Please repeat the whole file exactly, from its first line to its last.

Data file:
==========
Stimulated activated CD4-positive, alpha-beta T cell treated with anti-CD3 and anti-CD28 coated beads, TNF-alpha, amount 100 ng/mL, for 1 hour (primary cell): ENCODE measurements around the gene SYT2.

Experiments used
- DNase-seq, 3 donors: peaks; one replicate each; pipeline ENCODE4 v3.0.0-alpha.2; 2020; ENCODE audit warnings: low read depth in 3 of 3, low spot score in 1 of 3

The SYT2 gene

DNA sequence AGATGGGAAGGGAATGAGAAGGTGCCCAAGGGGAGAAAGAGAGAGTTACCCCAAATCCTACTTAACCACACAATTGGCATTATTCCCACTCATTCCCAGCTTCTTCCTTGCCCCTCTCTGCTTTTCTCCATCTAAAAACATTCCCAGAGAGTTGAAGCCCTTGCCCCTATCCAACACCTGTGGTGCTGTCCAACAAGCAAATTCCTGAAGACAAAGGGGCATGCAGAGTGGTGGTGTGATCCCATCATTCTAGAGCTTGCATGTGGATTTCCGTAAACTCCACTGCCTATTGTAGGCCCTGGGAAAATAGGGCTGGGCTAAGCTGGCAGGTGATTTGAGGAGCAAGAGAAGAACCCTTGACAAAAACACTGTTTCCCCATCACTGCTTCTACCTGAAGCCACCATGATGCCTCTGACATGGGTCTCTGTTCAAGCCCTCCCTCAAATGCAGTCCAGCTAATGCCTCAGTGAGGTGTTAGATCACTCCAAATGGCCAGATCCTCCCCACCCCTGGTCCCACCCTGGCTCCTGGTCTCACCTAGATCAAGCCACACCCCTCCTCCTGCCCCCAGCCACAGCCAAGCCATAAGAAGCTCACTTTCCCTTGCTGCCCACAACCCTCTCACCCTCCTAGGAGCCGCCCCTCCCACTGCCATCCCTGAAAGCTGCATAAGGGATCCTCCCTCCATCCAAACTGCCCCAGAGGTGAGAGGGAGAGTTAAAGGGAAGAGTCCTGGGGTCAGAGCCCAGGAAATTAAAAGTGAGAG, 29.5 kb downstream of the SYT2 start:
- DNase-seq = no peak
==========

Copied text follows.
Stimulated activated CD4-positive, alpha-beta T cell treated with anti-CD3 and anti-CD28 coated beads, TNF-alpha, amount 100 ng/mL, for 1 hour (primary cell): ENCODE measurements around the gene SYT2.

Experiments used
- DNase-seq, 3 donors: peaks; one replicate each; pipeline ENCODE4 v3.0.0-alpha.2; 2020; ENCODE audit warnings: low read depth in 3 of 3, low spot score in 1 of 3

The SYT2 gene

DNA sequence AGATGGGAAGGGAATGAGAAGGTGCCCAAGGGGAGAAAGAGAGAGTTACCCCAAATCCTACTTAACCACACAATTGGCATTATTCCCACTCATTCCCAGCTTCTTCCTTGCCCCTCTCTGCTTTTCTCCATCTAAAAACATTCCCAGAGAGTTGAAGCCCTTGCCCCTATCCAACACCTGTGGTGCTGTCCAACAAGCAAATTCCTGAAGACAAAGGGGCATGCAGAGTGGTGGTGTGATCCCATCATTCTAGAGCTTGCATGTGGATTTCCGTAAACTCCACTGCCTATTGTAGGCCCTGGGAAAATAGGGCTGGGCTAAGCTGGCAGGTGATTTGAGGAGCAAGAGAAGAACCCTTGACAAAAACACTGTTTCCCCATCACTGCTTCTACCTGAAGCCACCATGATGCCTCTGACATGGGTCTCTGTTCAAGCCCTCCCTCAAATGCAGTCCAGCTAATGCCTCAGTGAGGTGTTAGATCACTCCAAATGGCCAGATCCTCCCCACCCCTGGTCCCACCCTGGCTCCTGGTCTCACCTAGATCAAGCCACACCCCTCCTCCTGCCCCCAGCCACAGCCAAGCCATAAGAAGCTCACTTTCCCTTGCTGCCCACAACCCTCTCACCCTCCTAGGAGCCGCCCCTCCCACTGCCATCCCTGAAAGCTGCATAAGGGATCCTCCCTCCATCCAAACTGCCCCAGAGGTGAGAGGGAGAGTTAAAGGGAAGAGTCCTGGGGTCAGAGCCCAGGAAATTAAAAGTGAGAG, 29.5 kb downstream of the SYT2 start:
- DNase-seq = no peak